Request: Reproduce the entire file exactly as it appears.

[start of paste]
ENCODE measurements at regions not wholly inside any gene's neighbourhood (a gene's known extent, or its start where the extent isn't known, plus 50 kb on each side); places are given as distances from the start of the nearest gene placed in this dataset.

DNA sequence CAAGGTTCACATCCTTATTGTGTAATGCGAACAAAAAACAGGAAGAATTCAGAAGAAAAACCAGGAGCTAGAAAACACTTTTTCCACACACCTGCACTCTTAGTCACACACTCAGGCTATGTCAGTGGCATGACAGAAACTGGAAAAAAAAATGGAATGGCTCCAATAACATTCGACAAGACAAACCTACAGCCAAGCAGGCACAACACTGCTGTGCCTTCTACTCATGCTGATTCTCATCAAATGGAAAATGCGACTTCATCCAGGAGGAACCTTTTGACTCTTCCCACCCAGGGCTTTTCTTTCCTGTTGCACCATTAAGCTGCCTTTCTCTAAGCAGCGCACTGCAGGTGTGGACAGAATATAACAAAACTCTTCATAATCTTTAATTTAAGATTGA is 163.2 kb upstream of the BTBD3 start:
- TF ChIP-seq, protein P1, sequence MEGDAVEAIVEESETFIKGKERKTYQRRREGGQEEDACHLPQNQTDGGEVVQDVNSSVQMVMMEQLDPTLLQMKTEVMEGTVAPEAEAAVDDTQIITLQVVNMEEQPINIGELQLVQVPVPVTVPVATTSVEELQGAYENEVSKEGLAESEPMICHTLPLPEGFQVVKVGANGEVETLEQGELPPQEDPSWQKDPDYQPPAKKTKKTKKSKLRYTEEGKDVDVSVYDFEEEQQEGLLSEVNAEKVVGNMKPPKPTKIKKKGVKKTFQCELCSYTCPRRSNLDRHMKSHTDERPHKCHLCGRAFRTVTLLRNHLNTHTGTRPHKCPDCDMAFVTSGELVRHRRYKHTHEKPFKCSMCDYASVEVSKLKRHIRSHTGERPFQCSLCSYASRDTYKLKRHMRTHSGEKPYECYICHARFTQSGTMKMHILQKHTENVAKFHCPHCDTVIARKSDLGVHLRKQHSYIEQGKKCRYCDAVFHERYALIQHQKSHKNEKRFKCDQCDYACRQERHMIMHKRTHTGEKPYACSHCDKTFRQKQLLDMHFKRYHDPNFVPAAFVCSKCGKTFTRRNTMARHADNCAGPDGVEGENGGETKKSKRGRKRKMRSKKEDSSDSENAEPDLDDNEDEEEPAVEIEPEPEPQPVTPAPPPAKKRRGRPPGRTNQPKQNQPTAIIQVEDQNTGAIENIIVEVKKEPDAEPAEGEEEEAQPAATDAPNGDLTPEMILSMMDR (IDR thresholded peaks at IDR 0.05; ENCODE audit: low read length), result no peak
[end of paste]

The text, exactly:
ENCODE measurements at regions not wholly inside any gene's neighbourhood (a gene's known extent, or its start where the extent isn't known, plus 50 kb on each side); places are given as distances from the start of the nearest gene placed in this dataset.

DNA sequence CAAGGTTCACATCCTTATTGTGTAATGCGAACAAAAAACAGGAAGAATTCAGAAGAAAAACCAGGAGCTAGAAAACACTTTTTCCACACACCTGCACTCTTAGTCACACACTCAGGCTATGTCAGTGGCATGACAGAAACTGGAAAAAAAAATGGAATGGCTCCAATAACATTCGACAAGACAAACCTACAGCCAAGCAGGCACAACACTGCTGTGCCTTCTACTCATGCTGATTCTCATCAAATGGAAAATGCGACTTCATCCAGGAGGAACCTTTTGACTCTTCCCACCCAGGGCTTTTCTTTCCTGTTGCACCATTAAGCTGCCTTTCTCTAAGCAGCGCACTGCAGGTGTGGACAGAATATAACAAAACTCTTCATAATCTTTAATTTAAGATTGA is 163.2 kb upstream of the BTBD3 start:
- TF ChIP-seq, protein P1, sequence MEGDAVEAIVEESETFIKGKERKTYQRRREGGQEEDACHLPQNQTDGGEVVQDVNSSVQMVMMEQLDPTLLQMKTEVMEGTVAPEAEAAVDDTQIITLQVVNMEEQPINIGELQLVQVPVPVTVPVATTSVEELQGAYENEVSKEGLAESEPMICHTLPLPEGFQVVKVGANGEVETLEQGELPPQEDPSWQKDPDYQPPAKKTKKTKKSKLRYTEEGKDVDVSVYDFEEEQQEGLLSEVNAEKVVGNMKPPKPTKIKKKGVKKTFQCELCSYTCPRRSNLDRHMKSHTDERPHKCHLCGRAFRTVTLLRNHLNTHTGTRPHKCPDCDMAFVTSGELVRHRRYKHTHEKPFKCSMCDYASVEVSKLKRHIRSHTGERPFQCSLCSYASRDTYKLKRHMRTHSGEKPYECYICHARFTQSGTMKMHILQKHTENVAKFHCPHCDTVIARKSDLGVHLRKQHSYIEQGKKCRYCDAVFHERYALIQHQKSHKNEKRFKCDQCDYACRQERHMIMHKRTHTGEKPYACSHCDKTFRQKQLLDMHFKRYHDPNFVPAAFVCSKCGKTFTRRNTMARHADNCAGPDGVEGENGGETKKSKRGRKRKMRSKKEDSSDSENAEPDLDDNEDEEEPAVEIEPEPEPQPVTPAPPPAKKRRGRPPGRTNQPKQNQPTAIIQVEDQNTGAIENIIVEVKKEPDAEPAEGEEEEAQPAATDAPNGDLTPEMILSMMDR (IDR thresholded peaks at IDR 0.05; ENCODE audit: low read length), result no peak